It’s not quite Halloween but we are approaching the night when strange things happen… Here is a story i wrote a couple of years ago, which I have shared before, but that’s the way with creepy stories, they are repeated sitting round the fire with the lamps flickering… no fire I am afraid and no lamps either, just the electric light!
Who could have predicted, who could have told through casting the runes or casting a horoscope, reading the tea leaves or reading the tarot, who could have foretold the curious and strange events surrounding the end of the Gorman’s Gaston reading group?
Gorman’s Gaston is a small Somerset village, about four hundred yards from the sea and four inches above it; despite the new sea defences, on dark nights, when the tide is high and the wind howls off the Bristol Channel and the rains inundate the Mendip Hills, the Quantocks and the Poldens, and flood down onto the Levels, the people of Gorman, as it is known, fear for their properties and check their insurance policies.
The name of the village is lost in antiquity, the most likely origin is Norman and there were Normans who settled in the area and there are towns which bear their names such as Bridgwater, the brig or wharf of Walter… but there is a yearning by some incomers for more ancient roots, Arthurian and beyond… Arthurian names were even banded about, Guiron le Courtois, Gornemant, Gaheris… All most unlikely as in past times the site of the village would have been below the sea… and doubly unlikely since these are fictional names created in the thirteenth century
To return to the reading group… Inspired by the name of the village which had a resonance with the Gormenghast trilogy, written by Mervyn Peake in the 1940’s and 50’s, Jeremy Turner had moved to the village on his retirement. His passion was Gothic literature, and especially the works of Peake, and within a few months he had started a reading group, a Gothic reading group. The group met at first in the local pub, appropriately named The Bloody Judge, and then in Jeremy’s own home, which he had named Otranto, after the Walpole novel.
Otranto had been the gatehouse of a now vanished manor; in the 1880’s it had acquired crenulations, towers and other additions which afforded the villagers much private amusement and much work on these renovations. In the 1920’s another owner addressed the interior, and indeed, dressed it with suits of armour, war hammers, maces, spears, cutlasses and sabres, and other paraphernalia of an imagined medieval castle.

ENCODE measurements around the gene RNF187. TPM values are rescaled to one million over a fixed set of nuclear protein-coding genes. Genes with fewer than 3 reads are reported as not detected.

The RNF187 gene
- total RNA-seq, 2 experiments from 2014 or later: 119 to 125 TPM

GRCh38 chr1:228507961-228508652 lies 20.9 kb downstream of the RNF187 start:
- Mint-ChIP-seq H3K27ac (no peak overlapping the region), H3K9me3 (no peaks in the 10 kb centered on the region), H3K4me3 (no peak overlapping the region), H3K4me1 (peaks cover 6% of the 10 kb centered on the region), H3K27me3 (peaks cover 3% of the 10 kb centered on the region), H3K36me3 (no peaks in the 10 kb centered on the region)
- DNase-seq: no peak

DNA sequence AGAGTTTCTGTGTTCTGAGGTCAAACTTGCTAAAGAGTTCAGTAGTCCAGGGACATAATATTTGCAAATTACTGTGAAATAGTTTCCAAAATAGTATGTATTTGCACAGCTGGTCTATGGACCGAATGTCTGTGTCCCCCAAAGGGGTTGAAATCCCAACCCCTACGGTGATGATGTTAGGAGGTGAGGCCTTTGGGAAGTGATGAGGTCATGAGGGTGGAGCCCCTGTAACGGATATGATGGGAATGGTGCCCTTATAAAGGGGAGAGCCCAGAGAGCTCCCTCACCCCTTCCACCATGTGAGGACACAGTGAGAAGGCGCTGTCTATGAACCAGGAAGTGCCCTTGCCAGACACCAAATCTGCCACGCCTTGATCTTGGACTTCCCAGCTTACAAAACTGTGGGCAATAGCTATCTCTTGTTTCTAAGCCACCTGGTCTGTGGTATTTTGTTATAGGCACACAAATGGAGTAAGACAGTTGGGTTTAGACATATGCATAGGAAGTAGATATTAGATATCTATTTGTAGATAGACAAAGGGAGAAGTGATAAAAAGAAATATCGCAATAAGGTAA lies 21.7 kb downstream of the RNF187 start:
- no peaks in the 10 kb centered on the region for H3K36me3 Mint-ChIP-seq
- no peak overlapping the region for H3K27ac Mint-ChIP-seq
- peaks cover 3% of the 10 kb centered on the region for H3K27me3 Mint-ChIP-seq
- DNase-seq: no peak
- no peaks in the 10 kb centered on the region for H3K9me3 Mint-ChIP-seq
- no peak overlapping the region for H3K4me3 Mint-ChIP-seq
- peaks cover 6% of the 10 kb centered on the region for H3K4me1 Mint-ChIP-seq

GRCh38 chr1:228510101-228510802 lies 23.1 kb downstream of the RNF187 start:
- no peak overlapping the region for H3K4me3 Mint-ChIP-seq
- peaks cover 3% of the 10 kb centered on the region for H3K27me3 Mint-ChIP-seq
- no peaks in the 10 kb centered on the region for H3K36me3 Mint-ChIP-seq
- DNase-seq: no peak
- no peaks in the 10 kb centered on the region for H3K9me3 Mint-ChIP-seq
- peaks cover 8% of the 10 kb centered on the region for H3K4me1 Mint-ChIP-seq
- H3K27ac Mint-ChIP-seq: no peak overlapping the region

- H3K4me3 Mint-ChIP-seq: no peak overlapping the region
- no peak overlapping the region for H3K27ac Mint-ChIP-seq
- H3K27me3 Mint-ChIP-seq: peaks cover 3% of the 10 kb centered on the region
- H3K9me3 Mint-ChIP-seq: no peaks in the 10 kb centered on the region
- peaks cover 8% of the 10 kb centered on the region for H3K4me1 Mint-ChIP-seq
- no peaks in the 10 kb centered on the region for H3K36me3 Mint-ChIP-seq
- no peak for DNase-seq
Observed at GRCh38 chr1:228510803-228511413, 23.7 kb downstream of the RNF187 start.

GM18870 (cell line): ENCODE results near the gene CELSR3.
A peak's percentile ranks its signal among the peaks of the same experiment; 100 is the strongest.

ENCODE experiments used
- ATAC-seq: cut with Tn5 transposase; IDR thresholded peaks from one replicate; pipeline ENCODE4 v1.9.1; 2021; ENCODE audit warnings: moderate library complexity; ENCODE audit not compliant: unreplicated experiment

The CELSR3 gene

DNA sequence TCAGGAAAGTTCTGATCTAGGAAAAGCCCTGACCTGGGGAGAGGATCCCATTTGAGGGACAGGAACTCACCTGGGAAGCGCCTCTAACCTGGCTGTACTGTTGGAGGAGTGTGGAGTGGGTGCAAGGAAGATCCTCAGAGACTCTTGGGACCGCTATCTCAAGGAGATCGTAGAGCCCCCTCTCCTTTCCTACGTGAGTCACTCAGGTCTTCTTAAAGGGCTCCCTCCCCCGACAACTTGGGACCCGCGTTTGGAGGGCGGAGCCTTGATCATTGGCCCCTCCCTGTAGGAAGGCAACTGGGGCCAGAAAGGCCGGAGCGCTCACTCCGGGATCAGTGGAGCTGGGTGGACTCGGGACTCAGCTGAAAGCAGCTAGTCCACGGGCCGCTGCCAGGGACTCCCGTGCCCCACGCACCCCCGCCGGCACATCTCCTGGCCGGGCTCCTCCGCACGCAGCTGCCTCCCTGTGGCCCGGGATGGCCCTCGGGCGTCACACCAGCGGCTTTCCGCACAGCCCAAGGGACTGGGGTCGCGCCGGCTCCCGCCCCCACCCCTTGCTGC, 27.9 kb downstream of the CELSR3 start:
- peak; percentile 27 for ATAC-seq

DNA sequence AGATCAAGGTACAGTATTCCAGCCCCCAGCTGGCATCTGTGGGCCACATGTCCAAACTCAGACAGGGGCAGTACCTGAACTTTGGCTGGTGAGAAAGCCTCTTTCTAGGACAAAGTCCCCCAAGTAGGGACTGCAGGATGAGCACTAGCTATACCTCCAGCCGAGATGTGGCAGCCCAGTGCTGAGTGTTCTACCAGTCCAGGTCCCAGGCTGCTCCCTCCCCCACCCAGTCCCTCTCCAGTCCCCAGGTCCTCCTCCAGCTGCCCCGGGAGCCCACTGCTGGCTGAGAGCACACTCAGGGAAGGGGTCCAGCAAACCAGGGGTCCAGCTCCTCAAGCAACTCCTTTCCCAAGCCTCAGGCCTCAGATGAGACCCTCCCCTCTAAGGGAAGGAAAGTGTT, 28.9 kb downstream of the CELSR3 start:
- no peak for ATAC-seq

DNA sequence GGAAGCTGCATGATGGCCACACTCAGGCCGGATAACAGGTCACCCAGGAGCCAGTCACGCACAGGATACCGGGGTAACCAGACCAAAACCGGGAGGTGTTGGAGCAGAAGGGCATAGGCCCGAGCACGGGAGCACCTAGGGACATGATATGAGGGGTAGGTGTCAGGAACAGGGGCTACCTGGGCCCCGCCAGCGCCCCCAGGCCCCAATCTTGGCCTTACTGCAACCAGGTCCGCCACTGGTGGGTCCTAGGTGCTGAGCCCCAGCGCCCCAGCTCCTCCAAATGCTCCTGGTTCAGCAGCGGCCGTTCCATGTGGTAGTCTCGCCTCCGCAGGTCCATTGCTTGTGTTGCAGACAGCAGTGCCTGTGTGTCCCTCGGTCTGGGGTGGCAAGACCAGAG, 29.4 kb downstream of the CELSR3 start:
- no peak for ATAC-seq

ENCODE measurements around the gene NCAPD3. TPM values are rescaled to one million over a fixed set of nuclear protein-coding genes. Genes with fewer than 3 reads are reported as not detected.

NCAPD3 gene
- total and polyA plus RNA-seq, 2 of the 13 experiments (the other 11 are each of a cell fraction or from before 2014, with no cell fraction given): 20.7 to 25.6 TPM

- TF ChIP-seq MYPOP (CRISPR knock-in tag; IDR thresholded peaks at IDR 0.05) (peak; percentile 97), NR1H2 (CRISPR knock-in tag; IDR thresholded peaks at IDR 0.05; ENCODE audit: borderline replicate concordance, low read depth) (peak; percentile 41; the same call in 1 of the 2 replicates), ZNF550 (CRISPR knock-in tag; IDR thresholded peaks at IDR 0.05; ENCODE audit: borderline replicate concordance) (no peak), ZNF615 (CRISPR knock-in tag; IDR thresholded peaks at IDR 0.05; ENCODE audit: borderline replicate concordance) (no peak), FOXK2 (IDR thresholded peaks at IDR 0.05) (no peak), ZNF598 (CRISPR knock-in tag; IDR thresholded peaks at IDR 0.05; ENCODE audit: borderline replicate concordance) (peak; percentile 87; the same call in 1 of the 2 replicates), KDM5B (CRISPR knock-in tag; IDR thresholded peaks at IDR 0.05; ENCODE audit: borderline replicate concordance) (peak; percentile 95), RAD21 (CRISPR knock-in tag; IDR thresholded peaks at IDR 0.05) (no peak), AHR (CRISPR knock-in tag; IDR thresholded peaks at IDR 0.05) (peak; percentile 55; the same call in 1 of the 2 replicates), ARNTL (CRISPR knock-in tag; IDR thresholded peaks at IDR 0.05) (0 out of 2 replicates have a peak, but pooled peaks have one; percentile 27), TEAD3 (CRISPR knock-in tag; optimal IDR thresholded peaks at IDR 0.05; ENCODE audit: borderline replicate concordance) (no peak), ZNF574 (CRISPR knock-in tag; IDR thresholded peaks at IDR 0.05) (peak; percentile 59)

Now Turner was in residence he added to the furnishings, dark curtains, dark crimson suites and leather armchairs, blood-coloured throws and rugs, the large fireplaces with their chimneys swept, containing huge iron basket grates and menacing looking fire dogs which weighed too much to be practical except as weapons. Indeed one former member put his back out quite badly, trying to stoke the fire and used that as a convenient excuse not to attend the meetings again.
The rooms were dark, with lamps and lanterns and no central light; and another member left claiming her poor eyesight could not cope in the gloom. Upon the wall were tapestries and hangings, and grim paintings of sometimes unmentionable acts, which some of the members of the reading group found quite disturbing and unsettling, and they would choose to sit with their backs to the worst of these pictures… however that was unsettling too as there was a sense of the gory scenes almost coming to life behind them…
It was no wonder then, that the original ten or so members of the group dwindled to six, plus Jeremy Turner of course.
Maybe they remained in the book club, now renamed (by Jeremy) Gorman Gothique Groupe, because they too were passionate about the genre, maybe it was the excellent wine and refreshments which Turner served, each inspired by the novel they were reading, or re-reading. A riotous and splendid night was had by all when looking back at Dracula, a novel unexpectedly full of humour and excitement, and they were offered Tokay wine (have you seen the price of it?) and slivovitz, chicken and pickled herring (no garlic) In the earlier days when the group had been larger, there had been a certain reluctance to sample the lamb, having just read ‘lamb to the slaughter’ by Roald Dahl… a frozen leg or lamb used as a murder weapon… Lamb? Um, not thank you Jeremy, it always repeats on me… I’ll have a little more of the Valpolicella… (This particular Valpolicella had been seen reduced in Majestic Wines by two of the group at £29 a bottle… reduced!
© Lois Elsden 2017